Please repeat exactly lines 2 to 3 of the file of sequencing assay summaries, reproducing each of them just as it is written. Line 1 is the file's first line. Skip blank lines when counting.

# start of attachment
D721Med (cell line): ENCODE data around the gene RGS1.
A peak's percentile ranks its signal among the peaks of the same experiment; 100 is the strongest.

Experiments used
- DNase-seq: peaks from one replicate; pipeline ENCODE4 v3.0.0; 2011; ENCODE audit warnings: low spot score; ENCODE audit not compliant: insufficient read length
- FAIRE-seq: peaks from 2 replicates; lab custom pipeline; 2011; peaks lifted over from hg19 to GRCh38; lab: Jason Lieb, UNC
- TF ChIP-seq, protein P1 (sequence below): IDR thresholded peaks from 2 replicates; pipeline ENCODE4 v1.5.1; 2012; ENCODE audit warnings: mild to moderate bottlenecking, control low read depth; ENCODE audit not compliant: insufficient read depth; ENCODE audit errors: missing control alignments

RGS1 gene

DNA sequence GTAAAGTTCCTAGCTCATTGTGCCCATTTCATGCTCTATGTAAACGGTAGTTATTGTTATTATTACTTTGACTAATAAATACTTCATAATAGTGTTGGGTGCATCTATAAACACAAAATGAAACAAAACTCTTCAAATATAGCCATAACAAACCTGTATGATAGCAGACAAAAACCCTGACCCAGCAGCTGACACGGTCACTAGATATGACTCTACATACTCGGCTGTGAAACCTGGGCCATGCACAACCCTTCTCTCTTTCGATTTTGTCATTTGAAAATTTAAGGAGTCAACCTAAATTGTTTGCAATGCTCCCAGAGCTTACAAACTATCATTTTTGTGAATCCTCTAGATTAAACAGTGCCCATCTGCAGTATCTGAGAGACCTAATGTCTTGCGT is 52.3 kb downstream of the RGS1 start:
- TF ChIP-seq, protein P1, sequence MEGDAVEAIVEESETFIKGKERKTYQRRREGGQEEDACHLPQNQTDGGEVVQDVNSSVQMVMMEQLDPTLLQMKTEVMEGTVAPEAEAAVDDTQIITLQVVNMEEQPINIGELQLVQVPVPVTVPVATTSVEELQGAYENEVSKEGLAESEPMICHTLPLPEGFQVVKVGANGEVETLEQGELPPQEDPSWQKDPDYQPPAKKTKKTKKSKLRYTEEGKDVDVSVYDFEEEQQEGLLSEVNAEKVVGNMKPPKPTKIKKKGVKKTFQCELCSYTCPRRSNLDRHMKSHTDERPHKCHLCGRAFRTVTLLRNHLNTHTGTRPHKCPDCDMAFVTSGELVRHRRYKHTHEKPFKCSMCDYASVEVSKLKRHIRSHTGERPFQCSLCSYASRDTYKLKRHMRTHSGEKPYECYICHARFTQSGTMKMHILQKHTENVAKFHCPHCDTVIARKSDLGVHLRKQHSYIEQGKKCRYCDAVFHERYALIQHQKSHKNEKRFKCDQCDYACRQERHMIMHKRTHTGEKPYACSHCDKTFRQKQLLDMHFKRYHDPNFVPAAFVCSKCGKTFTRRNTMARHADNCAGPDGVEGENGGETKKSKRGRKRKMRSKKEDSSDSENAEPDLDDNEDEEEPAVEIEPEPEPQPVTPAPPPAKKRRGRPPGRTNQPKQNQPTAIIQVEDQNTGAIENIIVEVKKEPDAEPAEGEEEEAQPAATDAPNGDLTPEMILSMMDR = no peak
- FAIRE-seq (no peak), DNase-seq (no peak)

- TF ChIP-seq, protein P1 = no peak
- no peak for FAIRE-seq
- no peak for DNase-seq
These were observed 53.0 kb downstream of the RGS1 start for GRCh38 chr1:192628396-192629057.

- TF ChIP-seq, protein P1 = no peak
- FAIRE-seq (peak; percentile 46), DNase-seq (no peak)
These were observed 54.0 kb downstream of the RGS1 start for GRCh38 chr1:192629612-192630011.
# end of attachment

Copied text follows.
A peak's percentile ranks its signal among the peaks of the same experiment; 100 is the strongest.

Experiments used